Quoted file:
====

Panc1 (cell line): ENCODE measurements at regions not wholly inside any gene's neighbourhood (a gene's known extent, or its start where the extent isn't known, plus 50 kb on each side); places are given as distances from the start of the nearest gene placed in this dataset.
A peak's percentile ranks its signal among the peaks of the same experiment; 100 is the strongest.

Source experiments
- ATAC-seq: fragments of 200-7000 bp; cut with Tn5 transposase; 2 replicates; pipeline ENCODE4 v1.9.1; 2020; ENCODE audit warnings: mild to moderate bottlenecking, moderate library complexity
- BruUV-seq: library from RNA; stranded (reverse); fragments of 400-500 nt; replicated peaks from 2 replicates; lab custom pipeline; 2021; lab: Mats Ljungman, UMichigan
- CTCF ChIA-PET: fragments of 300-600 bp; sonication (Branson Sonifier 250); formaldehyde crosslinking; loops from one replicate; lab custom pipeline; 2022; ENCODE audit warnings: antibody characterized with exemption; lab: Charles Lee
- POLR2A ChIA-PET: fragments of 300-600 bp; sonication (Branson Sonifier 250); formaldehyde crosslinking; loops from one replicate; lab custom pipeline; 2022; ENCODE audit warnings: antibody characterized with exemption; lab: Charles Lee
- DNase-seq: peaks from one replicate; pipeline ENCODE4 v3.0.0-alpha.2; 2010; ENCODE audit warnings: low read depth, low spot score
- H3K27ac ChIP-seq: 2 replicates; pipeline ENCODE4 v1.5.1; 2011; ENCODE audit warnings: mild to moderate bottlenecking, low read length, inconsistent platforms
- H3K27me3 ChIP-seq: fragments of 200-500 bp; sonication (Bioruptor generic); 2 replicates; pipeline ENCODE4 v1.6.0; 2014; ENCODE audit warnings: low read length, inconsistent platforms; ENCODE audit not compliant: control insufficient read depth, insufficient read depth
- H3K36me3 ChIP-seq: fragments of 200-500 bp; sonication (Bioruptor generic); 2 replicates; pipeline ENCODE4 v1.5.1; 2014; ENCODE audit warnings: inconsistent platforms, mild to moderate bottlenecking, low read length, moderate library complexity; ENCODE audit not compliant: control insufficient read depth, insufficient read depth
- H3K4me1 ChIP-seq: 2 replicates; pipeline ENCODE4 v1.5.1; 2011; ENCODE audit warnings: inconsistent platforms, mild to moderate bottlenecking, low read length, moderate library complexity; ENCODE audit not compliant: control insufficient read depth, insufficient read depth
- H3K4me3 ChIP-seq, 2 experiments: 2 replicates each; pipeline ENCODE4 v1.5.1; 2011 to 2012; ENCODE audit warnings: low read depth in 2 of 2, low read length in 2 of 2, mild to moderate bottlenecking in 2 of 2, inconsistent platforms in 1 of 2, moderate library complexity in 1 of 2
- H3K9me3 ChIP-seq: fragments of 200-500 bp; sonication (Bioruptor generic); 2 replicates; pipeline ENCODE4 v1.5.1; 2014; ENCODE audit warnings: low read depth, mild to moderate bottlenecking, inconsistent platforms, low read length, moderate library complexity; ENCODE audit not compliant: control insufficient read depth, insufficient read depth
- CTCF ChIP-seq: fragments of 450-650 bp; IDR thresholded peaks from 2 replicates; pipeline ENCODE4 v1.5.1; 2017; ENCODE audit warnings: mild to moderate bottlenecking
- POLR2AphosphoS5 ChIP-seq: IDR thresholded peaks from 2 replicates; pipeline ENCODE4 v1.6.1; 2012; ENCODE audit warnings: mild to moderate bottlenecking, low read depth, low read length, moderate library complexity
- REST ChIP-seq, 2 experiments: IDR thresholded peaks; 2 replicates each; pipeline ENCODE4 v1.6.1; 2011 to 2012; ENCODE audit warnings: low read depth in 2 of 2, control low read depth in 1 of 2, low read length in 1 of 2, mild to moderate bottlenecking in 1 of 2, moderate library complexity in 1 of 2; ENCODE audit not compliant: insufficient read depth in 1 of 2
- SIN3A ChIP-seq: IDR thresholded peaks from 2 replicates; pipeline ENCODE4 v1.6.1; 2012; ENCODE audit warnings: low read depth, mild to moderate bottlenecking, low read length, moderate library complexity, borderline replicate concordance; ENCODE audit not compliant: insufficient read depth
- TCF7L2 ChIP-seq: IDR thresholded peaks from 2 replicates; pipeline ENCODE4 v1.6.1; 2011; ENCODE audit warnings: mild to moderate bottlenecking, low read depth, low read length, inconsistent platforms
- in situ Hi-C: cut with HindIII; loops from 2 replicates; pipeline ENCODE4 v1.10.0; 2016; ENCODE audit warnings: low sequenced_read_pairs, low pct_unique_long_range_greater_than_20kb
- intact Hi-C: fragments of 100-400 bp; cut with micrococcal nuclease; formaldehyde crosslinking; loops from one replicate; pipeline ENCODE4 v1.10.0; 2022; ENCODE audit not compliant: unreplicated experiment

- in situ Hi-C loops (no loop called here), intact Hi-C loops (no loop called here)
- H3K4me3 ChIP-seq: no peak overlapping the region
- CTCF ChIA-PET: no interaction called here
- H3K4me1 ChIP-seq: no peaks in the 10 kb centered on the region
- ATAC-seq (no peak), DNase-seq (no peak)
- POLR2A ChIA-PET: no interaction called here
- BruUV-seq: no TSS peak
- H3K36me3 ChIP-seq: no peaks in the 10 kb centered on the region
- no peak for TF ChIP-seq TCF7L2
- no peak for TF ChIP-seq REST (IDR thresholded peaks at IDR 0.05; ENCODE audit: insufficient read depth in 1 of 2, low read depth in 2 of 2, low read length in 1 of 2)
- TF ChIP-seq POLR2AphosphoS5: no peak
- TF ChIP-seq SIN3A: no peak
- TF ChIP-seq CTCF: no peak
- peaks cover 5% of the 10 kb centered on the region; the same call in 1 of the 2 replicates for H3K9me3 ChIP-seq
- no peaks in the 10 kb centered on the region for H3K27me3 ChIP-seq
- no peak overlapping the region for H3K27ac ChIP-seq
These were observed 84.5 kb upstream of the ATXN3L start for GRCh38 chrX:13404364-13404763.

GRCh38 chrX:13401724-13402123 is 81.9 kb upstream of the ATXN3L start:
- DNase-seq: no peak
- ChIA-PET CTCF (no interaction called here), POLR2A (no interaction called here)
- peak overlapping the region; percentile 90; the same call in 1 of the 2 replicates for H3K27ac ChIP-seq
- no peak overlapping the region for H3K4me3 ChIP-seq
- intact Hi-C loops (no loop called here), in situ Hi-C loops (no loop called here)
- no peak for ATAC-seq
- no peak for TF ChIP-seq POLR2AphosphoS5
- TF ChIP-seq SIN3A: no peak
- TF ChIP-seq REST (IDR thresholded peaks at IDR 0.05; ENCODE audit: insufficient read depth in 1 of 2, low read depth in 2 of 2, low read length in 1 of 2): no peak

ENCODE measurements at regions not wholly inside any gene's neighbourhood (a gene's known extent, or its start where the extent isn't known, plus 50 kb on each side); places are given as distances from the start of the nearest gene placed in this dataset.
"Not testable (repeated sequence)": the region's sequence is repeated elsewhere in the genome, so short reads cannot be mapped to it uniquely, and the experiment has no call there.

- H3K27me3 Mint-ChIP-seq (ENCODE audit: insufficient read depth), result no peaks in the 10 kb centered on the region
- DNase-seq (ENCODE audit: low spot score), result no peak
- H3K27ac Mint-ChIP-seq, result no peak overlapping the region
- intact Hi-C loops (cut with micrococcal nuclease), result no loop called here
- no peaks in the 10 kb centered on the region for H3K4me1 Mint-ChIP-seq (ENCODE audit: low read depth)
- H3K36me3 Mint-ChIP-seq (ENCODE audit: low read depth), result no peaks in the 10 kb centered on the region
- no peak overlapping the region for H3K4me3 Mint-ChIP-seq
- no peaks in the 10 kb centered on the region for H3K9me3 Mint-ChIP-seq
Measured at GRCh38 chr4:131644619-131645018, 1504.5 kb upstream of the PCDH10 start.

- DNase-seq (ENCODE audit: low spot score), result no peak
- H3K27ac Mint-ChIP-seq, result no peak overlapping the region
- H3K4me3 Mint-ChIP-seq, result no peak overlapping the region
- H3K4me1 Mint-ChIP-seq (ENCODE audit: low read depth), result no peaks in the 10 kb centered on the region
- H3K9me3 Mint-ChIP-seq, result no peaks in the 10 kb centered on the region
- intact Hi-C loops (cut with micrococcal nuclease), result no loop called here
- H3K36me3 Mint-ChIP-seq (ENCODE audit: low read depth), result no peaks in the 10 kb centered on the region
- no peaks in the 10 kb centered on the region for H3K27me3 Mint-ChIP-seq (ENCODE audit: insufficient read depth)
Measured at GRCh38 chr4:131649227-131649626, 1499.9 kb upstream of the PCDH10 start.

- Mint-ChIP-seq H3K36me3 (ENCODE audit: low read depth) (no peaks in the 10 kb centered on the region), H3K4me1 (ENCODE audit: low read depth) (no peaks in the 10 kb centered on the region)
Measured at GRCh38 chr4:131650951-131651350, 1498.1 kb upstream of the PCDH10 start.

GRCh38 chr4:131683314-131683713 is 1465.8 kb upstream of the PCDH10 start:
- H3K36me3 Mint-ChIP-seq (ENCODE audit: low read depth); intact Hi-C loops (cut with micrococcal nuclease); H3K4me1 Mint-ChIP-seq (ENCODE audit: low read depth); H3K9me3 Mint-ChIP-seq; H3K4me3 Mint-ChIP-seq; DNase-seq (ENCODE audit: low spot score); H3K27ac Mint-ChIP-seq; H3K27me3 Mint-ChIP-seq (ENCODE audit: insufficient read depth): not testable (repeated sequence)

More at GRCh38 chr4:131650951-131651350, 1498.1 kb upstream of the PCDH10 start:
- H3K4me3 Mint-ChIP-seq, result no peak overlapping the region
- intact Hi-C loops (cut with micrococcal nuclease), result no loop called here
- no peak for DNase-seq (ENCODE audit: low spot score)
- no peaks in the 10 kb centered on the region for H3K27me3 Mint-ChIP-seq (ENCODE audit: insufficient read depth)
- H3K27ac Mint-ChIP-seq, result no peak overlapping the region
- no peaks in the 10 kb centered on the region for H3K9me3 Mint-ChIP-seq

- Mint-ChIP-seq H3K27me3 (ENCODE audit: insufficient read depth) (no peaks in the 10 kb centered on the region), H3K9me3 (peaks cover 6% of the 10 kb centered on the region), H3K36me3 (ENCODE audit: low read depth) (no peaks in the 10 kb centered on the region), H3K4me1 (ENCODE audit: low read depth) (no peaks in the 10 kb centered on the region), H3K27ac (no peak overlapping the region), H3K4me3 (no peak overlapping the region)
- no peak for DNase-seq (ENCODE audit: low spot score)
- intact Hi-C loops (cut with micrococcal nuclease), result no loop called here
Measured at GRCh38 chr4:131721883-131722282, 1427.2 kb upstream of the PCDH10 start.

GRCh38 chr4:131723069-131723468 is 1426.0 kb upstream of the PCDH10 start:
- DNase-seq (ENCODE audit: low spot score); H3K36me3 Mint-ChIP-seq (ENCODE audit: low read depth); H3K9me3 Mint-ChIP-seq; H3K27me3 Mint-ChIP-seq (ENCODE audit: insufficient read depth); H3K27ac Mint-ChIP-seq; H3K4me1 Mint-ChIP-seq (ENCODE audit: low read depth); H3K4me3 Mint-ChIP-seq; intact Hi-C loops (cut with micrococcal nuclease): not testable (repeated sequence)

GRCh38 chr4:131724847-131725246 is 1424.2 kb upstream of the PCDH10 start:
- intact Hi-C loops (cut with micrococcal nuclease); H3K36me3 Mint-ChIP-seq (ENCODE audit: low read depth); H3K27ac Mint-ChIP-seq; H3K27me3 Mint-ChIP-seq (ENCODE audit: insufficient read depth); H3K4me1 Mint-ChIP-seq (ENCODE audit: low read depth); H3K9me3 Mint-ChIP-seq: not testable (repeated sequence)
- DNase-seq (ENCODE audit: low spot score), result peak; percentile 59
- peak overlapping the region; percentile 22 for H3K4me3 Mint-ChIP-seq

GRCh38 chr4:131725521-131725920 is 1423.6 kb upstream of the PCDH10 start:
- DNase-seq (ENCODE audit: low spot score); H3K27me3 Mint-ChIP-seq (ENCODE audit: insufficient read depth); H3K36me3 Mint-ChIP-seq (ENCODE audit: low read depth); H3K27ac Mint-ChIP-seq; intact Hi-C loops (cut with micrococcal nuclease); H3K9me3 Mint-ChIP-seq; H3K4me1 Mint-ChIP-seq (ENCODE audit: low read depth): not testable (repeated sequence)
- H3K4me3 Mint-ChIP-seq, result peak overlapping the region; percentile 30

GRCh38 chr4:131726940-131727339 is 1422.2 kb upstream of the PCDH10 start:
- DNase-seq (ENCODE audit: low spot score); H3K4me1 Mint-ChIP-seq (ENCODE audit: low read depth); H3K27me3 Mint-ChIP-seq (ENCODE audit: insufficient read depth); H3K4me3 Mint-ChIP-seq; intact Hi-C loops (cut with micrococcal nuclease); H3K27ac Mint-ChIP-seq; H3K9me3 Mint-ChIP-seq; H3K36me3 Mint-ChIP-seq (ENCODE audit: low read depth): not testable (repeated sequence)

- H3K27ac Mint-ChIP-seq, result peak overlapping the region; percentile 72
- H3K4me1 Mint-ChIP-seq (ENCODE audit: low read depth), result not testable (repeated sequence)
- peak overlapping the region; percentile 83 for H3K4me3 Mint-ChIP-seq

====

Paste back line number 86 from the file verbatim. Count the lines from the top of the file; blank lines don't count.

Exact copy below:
GRCh38 chr4:131724847-131725246 is 1424.2 kb upstream of the PCDH10 start: